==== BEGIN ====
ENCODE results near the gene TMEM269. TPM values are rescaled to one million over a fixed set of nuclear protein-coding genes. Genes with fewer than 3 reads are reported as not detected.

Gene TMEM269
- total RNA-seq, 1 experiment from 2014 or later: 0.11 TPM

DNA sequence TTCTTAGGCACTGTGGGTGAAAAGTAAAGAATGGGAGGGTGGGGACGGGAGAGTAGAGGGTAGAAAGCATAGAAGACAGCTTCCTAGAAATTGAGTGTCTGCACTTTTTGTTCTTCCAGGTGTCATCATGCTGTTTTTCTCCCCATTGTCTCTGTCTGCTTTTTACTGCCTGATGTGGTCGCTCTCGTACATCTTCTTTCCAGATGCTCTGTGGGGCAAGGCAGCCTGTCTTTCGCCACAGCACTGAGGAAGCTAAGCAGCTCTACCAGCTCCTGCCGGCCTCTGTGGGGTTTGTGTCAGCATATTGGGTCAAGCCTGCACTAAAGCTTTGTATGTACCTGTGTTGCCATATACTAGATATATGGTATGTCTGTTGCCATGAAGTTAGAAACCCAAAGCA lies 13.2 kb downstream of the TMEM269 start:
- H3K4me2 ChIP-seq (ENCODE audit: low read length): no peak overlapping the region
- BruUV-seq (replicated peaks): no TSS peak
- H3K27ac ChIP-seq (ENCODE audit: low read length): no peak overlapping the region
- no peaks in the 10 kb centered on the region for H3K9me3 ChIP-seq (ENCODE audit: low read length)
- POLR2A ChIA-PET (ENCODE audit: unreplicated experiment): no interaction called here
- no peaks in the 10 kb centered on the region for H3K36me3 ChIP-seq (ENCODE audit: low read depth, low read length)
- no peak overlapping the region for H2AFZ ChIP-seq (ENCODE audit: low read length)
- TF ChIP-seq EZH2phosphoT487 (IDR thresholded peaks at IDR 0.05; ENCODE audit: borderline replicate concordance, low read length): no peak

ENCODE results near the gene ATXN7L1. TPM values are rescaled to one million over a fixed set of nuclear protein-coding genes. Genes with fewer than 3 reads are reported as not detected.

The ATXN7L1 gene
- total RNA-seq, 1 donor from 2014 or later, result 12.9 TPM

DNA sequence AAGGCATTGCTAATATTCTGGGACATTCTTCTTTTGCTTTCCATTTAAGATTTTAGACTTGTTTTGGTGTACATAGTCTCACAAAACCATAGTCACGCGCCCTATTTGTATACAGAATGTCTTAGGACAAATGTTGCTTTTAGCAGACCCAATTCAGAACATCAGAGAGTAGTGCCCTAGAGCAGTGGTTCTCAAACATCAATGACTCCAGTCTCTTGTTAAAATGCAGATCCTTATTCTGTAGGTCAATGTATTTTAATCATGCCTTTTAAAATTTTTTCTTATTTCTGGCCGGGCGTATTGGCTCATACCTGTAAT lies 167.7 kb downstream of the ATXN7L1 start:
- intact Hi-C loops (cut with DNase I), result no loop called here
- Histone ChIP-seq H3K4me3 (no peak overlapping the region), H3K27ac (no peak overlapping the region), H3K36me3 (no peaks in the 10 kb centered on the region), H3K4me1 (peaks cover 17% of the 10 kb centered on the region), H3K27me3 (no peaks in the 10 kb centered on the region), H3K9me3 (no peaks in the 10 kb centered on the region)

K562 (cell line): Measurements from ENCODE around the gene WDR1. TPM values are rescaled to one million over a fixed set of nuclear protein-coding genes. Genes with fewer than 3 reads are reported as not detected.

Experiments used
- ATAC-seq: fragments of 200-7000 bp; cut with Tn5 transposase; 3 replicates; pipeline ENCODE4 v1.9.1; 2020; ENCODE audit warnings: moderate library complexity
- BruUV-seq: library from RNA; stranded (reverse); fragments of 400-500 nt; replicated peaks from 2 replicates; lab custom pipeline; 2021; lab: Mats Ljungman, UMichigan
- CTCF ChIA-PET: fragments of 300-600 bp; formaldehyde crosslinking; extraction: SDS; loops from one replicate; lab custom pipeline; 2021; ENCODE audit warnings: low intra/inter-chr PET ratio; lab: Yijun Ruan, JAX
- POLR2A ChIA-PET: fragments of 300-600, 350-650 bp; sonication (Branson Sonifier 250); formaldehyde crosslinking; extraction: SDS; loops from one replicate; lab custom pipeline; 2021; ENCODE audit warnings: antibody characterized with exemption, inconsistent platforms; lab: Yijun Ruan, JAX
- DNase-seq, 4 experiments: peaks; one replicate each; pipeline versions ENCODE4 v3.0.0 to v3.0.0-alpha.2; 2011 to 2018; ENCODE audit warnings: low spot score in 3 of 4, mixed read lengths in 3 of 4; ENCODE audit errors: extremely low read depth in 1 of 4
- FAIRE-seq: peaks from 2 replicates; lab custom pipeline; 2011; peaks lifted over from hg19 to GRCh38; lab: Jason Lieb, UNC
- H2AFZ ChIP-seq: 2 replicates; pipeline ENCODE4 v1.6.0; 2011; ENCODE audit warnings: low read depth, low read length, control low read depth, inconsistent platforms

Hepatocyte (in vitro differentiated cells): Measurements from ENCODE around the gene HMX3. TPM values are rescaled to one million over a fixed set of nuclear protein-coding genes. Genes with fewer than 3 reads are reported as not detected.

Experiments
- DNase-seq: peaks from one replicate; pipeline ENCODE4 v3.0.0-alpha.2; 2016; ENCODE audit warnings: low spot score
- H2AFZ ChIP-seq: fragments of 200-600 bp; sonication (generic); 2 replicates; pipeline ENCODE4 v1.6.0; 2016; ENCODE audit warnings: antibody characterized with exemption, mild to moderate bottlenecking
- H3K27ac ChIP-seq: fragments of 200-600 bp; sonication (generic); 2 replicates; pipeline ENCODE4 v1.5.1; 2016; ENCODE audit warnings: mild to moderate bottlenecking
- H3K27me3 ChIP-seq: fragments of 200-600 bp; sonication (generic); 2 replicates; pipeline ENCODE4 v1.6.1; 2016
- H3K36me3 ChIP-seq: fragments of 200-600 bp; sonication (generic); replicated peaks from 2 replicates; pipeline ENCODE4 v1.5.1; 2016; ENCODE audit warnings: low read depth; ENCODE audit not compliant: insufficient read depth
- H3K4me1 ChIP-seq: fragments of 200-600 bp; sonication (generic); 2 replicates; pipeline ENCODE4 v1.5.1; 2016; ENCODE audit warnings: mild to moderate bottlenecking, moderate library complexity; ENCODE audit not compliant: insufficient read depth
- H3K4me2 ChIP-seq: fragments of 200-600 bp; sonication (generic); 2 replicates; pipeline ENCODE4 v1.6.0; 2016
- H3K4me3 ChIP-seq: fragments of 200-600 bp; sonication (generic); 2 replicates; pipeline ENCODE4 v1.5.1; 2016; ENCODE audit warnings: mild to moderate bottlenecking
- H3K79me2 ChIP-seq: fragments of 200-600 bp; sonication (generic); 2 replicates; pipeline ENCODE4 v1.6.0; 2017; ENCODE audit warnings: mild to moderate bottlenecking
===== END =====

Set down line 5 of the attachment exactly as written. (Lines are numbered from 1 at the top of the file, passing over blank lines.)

- H3K4me2 ChIP-seq (ENCODE audit: low read length): no peak overlapping the region